Mumbai/Chennai, Aug 7 : Luxury vehicle manufacturers on Monday expressed their disappointment over GST Council’s recommendation to the central government for a hike in maximum cess ceiling leviable on luxury, sports utility vehicles (SUVs) among others.
The Ministry of Finance in a statement said that decision to recommend a hike in the “maximum ceiling of cess” was taken at the Council’s meeting on August 5.
“The GST Council considered the issue of cess leviable on motor vehicles in its 20th meeting held on August 5 and recommended that central government may move legislative amendments required for increase the maximum ceiling of cess leviable on motor vehicles falling under headings 8702 and 8703 including SUVs, to 25 per cent instead of present 15 per cent,” the ministry said in a statement.
“However, the decision on when to raise the actual cess leviable on the same would be taken by the GST Council in due course,” it said.
The ministry revealed that the decision to recommend a hike in cess cap was taken after the Council noticed that post the roll-out of GST, the total tax incidence on motor vehicles had come down as compared to pre-GST regime.
On industry’s side, luxury car maker Mercedes-Benz India voiced its disappointment.
“We are highly disappointed with the decision. We believe this will be a strong deterrent to the growth of luxury cars in this country,” Roland Folger, MD and CEO, Mercedes-Benz India, was quoted as saying in a statement issued by the company.
“As a leading luxury car maker, this will also affect our future plans of expansion under ‘Make in India’ initiative, which aims at making and selling world-class products in India, with the latest technology for end-consumers,” he added.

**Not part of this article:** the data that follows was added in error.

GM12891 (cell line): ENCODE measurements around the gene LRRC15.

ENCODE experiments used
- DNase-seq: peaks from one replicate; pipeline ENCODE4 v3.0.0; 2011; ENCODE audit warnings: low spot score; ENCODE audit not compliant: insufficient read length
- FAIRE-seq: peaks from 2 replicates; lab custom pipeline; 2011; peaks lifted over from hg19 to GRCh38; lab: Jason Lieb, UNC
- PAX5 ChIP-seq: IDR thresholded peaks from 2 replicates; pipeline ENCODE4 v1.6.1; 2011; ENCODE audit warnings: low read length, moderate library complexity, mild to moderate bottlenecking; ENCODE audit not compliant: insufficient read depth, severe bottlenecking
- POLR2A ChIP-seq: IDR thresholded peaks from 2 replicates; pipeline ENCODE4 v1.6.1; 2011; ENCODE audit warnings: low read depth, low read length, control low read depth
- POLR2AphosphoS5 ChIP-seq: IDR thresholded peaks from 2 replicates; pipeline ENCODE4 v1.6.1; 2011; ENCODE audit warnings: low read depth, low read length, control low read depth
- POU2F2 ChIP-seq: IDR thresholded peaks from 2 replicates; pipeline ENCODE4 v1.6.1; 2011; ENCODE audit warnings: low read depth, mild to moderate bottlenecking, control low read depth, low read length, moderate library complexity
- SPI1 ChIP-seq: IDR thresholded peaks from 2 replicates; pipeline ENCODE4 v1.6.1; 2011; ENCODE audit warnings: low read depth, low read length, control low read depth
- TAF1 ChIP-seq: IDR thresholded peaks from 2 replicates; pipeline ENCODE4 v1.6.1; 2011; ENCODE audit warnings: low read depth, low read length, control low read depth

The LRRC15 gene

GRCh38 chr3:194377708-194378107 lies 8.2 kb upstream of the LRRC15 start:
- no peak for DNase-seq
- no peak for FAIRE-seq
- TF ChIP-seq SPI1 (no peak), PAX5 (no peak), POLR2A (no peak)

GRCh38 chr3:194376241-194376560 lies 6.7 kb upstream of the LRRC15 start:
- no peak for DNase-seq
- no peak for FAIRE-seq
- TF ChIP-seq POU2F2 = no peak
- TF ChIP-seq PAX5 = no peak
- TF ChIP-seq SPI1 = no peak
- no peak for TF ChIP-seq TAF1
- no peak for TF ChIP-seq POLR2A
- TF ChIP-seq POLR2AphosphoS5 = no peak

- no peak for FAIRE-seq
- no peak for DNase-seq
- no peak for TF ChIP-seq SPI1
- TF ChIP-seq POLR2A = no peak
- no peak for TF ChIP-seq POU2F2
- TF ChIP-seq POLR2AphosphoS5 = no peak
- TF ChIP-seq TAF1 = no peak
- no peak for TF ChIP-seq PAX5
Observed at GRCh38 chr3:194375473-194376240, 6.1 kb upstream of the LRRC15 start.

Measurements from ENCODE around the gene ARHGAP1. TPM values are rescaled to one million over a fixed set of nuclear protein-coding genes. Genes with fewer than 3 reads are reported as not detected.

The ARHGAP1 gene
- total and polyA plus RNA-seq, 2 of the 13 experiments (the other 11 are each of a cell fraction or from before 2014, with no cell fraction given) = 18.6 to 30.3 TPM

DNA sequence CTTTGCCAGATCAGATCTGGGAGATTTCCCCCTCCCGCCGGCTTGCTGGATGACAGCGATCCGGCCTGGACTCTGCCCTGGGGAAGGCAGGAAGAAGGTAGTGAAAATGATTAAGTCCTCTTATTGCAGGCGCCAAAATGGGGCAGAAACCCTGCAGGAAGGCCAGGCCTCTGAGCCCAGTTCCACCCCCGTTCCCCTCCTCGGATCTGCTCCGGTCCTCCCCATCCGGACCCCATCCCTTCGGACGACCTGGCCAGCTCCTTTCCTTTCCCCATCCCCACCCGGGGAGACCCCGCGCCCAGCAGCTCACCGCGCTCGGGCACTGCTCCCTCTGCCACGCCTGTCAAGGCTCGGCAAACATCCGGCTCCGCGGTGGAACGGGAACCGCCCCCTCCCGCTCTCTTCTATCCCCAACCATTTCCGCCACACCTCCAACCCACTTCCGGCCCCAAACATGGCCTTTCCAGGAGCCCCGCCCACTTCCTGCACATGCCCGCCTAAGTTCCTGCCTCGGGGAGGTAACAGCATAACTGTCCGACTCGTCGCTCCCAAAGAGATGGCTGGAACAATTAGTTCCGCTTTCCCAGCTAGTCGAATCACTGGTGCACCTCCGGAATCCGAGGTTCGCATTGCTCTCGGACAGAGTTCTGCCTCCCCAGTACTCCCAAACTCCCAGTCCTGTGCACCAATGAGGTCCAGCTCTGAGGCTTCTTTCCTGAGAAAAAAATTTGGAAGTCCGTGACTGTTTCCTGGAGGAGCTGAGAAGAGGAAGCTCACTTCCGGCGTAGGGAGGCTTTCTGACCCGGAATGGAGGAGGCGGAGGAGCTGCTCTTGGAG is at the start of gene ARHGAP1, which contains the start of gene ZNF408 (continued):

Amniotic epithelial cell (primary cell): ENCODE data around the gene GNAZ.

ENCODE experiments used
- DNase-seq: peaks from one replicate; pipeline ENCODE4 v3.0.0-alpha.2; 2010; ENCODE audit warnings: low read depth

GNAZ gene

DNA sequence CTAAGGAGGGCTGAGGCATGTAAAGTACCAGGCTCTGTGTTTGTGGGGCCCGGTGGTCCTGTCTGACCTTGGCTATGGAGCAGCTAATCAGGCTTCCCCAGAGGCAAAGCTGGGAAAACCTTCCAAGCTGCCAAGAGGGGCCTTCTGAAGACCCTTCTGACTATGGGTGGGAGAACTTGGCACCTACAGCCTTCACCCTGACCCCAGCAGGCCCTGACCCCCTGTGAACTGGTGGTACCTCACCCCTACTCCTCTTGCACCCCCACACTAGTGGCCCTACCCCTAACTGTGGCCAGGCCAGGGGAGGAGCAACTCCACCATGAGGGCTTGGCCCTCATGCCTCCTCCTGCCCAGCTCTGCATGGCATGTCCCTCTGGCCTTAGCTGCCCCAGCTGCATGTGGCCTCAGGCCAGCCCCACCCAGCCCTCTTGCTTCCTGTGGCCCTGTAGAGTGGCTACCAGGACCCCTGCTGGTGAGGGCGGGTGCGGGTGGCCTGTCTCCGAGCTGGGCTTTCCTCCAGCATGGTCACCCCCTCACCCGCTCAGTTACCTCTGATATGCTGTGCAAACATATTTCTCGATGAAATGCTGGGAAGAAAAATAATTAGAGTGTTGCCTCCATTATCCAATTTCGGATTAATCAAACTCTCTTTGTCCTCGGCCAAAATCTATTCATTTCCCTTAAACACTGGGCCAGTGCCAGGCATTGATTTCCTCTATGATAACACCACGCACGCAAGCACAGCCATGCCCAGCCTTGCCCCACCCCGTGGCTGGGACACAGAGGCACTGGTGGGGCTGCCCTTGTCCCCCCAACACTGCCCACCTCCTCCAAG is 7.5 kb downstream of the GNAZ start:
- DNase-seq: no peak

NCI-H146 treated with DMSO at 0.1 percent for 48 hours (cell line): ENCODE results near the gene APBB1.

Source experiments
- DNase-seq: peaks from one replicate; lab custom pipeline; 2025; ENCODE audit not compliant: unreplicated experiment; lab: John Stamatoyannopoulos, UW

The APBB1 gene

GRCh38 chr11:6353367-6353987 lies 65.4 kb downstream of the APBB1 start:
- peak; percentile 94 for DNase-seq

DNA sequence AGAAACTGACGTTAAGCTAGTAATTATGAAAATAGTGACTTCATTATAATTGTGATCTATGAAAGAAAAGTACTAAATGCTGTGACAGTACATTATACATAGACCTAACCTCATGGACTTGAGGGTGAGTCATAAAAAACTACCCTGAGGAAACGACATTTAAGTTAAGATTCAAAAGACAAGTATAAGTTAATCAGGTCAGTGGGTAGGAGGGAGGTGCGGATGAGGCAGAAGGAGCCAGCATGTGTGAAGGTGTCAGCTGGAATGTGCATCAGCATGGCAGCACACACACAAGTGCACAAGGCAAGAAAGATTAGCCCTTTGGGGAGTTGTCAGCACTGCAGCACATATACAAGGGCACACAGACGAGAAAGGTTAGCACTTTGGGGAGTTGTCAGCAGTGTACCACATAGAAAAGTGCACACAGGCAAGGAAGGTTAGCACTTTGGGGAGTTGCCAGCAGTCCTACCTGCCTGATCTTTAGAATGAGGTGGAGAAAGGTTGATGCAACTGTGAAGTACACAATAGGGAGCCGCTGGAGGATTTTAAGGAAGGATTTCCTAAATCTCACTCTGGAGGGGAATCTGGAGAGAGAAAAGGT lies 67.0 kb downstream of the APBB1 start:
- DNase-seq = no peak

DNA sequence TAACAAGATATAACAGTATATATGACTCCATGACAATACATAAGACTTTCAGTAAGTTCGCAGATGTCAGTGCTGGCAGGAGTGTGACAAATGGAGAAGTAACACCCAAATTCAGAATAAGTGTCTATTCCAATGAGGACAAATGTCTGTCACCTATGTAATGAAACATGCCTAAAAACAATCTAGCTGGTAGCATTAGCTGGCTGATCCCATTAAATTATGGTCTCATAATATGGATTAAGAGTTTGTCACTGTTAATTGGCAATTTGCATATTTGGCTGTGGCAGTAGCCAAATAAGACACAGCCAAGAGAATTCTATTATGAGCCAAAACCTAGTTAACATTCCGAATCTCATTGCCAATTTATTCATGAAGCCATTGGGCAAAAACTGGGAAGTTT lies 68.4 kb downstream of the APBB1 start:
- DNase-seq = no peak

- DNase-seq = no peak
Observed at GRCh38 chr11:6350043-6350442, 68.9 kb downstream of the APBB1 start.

Folger pointed out that the recommendation will reverse the positive momentum that the industry wanted to achieve with the introduction of the GST.
“With this hike in cess, we expect the volumes of the luxury industry to decelerate, thus offsetting any growth in the potential revenue generation that could have come with the estimated volume growth,” Folger said.
He also called for the need for a long-term road-map for the luxury car industry in India.
“The constant shift in policy makes our long-term planning for the market highly risky, and we think this would only have an adverse impact on the country’s financial ratings,” Folger said.
On its part, Audi India announced a sales offer on a range of models including Audi A3, Audi Q3 and Audi A4.
“Keeping in mind the proposed increase in cess, this is an opportune time to join the Audi family and additionally also benefit from the privileges of the Audi India club,” said Rahil Ansari, Head Audi India.
According to Shrikant Akolkar, Research Analyst- Automobiles, Angel Broking: “The likely hike in the cess rate from current 15 to 25 per cent is not expected to see a materially negative impact on the demand for the premium automobiles.”
“The underlying demand remains healthy which is the driving force for the automobile sector. We believe that companies will be able to pass on the cess hikes on luxury vehicles/UVs to customers by price revision.”
Further, Suresh Nandlal Rohira, Partner, Grant Thornton India LLP said: “The increase in compensation cess on luxury cars from 15 per cent to 25 per cent is purely an attempt of anomaly correction by the government on realising the revenue loss it would undergo.”
“Although, it would take away the luxury for higher segment car buyers with an additional tax burden of 10 per cent, however such frantic changes and corrections for each sector may convulse the confidence of the Industry and also lead to re-planning of their sales strategy and cost impact thereon.”